Statement by BIO Deutschland on the Draft Directive by the European Parliament and the European Commission on the Protection of Animals Used for Scientific Purposes
The industry association of the German biotechnology sector, the Biotechnology Industry Organisation of Germany (BIO Deutschland), warns against tightening requirements for studies on animals, particularly to the detriment of small and medium-sized enterprises, without this leading to verifiable improvements for the animals.
As the sector association, we represent the small and medium-sized enterprises of the German biotechnology branch. The majority of our members are active in the so-called "red" (medical) biotechnology sector, that is, they develop medication. To ensure the safety of patients, tests on animals are an indispensable element of biomedical research because around 70% of all severe side effects of new drugs can only be ascertained by such experiments. Most of these tests are stipulated by the drugs licensing authorities. We lobby for studies on animals to be conducted only when they are legally stipulated or essential for other reasons, when there are no other options and the burden on the animals is kept as low as possible. We wish to issue the following statement on the Draft Directive by the European Parliament and the European Commission on the Protection of Animals Used for Scientific Purposes, which has been submitted to the German Federal Ministry for Education and Research.
- In Article 35 of the EU Directive on the Protection of Animals Used for Scientific Purposes, a differentiated wording in the form of approval caveats and disclosure obligations in accordance with the valid German regulations (Section V of the German Animal Welfare Act) is vital.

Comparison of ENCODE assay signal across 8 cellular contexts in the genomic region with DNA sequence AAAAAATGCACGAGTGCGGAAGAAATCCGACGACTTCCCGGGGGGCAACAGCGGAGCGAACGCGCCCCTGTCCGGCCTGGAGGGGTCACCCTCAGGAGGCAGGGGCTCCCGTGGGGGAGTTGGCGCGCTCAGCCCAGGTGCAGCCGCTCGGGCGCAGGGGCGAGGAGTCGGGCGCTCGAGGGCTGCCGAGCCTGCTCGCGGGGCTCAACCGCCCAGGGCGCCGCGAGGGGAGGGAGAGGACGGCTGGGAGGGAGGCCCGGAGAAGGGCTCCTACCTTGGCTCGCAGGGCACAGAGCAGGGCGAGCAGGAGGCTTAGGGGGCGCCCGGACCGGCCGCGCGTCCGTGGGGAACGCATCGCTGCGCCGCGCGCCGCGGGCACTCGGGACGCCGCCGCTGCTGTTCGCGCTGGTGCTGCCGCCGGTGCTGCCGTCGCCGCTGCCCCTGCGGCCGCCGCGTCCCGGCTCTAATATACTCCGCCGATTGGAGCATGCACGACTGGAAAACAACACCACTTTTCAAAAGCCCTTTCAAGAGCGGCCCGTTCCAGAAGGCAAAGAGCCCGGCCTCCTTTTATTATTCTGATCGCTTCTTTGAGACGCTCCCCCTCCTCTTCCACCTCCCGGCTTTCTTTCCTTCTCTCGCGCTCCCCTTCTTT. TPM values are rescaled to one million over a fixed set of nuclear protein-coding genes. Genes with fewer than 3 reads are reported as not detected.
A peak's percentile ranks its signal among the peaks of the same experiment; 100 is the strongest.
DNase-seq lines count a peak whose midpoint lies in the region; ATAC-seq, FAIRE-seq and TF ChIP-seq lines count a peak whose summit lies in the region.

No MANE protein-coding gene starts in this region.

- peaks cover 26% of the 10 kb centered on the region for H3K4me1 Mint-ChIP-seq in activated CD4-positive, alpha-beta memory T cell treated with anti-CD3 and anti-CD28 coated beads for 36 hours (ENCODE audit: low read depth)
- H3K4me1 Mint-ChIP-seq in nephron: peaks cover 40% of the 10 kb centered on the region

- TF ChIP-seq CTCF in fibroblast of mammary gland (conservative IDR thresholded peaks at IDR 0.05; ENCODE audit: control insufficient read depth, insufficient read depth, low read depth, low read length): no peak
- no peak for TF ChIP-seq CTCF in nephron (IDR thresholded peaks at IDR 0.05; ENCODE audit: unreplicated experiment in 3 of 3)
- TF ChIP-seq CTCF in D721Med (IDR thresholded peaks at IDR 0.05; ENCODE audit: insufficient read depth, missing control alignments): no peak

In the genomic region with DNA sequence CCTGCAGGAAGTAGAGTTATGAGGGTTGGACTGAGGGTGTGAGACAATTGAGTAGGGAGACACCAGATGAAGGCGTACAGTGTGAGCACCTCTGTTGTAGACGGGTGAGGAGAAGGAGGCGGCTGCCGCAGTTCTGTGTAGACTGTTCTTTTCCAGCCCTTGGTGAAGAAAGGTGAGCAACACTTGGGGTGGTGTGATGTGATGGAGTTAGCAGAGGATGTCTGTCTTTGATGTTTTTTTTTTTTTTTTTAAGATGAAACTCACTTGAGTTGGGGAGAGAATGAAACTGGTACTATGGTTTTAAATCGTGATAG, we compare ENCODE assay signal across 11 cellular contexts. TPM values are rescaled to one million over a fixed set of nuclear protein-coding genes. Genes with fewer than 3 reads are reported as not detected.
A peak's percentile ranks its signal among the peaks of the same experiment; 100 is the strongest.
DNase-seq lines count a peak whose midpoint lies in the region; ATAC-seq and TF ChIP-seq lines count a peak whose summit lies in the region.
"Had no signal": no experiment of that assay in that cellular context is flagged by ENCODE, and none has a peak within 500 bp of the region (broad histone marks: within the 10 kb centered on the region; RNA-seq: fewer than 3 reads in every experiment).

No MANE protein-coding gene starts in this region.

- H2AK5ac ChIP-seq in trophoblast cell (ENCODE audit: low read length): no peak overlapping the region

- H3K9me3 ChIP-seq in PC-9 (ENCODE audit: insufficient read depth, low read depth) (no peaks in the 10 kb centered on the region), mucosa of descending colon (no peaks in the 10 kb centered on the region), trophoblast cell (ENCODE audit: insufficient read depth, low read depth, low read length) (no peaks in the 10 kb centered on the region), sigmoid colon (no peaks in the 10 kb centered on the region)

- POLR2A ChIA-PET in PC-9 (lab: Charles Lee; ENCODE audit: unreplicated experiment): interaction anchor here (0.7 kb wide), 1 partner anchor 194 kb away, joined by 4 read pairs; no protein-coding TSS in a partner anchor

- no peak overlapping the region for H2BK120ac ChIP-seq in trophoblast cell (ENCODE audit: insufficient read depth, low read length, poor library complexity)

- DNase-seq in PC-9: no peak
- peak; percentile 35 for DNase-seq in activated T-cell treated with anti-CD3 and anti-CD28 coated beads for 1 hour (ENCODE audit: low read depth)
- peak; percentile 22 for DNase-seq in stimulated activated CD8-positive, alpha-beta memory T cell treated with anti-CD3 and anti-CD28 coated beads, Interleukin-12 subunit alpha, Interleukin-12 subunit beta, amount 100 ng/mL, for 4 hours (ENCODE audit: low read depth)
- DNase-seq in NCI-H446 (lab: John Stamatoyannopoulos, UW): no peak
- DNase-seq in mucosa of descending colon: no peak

- In Article 35 of the EU Directive, authorisation should be granted to "tests on animals" or "procedures" rather than to "projects" in terms of Article 3, Clause 1 of the EU Directive on the Protection of Animals Used for Scientific Purposes. As experiments are part of (entire) projects, and the authorisation in question only concerns these experiments, the use of the term "project" is misleading.
- Accrediting staff involved in animal experiments for a limited time period only, as stipulated by Article 20, Clause 3 of the EU Directive on the Protection of Animals Used for Scientific Purposes, creates unnecessary bureaucracy and costs. As staff have to prove that they are qualified in their initial accreditation procedure or when there are changes in personnel, this type of regulation, particularly as concerns innovative small and medium-sized enterprises, must be rejected.
- Article 24, Clause 2 of the EU Directive on the Protection of Animals Used for Scientific Purposes, must be extended to other professionally qualified individuals. Doctors and biologists (from the field of zoology) with specialist knowledge are also suited to undertaking the position of an animal welfare officer.
- Small and medium-sized enterprises are particularly harshly affected by the regulation on an ethics commission in companies (Article 25 of the EU Directive on the Protection of Animals Used for Scientific Purposes) and the double burden this places on employees. This regulation would lead to a higher workload and to increased bureaucracy, which is not necessary for animal welfare, especially when viewed in the light of the detailed examination of the ethical aspects carried out during the experiment authorisation procedure.